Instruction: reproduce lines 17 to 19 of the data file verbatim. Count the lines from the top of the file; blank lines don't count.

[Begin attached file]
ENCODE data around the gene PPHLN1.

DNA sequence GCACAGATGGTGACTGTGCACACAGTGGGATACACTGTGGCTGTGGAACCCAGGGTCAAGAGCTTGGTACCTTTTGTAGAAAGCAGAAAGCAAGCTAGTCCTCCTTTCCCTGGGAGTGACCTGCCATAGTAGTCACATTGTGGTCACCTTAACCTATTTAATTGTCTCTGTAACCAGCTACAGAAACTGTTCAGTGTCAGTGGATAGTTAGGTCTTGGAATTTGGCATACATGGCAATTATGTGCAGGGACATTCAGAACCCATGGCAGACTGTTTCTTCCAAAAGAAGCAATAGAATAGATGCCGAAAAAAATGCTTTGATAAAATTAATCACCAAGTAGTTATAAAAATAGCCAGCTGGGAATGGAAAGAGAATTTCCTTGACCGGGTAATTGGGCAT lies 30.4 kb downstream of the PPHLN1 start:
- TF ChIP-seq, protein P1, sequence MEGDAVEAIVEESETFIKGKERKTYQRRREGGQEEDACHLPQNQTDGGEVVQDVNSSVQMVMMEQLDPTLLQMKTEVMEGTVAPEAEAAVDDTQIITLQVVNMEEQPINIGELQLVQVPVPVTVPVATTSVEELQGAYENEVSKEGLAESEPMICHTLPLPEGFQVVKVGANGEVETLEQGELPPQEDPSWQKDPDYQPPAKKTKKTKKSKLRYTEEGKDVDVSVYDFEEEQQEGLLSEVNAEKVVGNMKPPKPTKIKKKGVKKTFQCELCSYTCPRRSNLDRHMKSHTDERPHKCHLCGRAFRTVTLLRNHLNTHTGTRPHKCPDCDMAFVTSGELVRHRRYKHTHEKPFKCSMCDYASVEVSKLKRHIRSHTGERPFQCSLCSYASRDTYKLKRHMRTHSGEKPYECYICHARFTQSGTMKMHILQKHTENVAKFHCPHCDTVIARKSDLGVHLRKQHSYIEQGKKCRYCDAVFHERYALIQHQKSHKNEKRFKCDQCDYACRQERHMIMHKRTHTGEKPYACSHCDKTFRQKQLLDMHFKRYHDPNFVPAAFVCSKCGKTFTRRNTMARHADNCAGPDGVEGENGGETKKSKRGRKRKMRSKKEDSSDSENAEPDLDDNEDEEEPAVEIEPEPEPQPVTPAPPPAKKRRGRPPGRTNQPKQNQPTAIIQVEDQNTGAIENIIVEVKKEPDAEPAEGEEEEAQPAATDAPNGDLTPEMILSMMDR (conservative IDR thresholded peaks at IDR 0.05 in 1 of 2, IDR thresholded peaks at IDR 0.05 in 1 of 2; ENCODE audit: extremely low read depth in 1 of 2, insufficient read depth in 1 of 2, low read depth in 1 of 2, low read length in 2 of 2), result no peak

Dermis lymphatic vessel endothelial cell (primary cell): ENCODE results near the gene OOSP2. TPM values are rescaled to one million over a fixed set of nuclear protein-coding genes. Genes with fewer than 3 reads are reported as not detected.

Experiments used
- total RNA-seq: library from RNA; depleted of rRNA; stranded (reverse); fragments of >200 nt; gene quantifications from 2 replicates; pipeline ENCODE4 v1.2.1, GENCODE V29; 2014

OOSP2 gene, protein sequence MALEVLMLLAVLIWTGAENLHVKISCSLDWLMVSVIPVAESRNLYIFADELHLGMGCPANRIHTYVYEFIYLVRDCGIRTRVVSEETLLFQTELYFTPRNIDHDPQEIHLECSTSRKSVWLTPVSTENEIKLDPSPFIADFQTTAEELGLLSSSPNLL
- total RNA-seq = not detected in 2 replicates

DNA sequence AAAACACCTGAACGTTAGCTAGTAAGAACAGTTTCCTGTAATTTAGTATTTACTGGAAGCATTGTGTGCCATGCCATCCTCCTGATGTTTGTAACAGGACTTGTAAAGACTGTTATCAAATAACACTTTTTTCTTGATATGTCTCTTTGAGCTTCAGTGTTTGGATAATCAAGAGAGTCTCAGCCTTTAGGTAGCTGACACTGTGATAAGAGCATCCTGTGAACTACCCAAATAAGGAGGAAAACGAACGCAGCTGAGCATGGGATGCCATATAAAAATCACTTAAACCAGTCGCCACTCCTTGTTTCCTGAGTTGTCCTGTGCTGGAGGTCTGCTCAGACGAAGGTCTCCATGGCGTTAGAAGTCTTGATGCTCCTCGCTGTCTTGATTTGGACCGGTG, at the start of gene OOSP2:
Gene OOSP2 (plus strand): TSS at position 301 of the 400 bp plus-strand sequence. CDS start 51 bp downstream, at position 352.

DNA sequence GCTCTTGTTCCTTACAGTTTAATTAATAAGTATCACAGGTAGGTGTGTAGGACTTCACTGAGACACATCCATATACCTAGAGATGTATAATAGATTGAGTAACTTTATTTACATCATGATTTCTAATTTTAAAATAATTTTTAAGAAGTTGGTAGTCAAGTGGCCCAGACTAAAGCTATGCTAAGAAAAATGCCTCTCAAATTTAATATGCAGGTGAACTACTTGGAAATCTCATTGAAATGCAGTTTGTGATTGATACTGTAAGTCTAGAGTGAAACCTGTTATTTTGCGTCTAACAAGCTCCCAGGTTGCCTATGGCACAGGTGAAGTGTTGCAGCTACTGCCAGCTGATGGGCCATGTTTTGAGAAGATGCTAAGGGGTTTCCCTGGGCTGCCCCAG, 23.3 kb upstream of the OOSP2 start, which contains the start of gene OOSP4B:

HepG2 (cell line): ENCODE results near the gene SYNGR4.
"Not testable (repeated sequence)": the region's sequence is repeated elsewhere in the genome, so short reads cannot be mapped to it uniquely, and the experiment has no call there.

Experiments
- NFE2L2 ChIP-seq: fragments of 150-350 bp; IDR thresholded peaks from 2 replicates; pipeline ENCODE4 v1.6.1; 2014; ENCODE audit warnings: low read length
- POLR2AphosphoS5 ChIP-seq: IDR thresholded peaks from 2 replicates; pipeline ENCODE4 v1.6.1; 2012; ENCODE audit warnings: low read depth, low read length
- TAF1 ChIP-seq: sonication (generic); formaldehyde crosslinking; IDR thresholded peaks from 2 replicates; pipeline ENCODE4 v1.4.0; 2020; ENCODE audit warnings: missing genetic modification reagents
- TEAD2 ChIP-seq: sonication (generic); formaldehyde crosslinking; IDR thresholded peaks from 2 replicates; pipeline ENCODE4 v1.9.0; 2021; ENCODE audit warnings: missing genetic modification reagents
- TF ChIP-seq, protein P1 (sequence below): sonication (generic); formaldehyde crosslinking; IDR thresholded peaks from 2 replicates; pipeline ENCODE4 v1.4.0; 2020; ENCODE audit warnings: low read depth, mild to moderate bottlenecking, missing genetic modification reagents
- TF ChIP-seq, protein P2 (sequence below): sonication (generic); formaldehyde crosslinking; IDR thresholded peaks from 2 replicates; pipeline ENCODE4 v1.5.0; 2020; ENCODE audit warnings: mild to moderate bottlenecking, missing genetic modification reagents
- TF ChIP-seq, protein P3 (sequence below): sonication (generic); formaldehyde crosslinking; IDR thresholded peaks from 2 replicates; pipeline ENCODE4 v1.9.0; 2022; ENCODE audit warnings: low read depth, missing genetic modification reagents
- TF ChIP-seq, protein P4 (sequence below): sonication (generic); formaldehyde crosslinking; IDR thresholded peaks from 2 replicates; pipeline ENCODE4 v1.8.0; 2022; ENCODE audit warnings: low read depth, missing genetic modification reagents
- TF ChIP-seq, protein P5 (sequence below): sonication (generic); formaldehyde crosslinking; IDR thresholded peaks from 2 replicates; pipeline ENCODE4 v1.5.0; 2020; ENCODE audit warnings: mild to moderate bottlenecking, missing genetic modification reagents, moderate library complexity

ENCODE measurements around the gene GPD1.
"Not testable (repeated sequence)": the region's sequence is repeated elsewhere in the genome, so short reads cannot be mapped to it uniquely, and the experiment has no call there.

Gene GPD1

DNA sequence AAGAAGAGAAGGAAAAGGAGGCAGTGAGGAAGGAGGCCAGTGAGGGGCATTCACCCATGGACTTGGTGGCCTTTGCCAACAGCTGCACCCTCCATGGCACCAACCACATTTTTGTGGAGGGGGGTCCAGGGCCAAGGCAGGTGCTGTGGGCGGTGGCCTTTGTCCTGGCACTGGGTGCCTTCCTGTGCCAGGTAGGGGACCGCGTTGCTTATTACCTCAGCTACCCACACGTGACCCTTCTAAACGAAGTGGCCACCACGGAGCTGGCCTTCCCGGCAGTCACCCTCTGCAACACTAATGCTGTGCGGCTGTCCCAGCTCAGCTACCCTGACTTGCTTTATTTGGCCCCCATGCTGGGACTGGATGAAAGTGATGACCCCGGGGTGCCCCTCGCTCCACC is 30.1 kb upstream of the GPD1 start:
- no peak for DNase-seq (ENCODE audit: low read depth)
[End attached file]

- TAF1 ChIP-seq: sonication (generic); formaldehyde crosslinking; IDR thresholded peaks from 2 replicates; pipeline ENCODE4 v1.4.0; 2020; ENCODE audit warnings: missing genetic modification reagents
- TEAD2 ChIP-seq: sonication (generic); formaldehyde crosslinking; IDR thresholded peaks from 2 replicates; pipeline ENCODE4 v1.9.0; 2021; ENCODE audit warnings: missing genetic modification reagents
- TF ChIP-seq, protein P1 (sequence below): sonication (generic); formaldehyde crosslinking; IDR thresholded peaks from 2 replicates; pipeline ENCODE4 v1.4.0; 2020; ENCODE audit warnings: low read depth, mild to moderate bottlenecking, missing genetic modification reagents